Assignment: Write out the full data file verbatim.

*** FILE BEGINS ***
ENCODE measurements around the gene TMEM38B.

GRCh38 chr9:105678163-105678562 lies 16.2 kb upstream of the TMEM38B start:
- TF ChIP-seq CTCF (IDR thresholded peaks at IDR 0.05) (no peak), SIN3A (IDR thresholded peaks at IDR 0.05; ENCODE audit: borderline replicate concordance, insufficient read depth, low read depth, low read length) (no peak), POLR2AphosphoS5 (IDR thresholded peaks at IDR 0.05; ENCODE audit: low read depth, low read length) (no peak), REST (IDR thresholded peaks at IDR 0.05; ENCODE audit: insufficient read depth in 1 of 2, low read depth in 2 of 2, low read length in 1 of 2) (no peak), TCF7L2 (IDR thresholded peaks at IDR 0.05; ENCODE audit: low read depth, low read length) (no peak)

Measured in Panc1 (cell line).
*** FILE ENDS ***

ENCODE measurements around the gene TMEM38B.

GRCh38 chr9:105678163-105678562 lies 16.2 kb upstream of the TMEM38B start:
- TF ChIP-seq CTCF (IDR thresholded peaks at IDR 0.05) (no peak), SIN3A (IDR thresholded peaks at IDR 0.05; ENCODE audit: borderline replicate concordance, insufficient read depth, low read depth, low read length) (no peak), POLR2AphosphoS5 (IDR thresholded peaks at IDR 0.05; ENCODE audit: low read depth, low read length) (no peak), REST (IDR thresholded peaks at IDR 0.05; ENCODE audit: insufficient read depth in 1 of 2, low read depth in 2 of 2, low read length in 1 of 2) (no peak), TCF7L2 (IDR thresholded peaks at IDR 0.05; ENCODE audit: low read depth, low read length) (no peak)

Measured in Panc1 (cell line).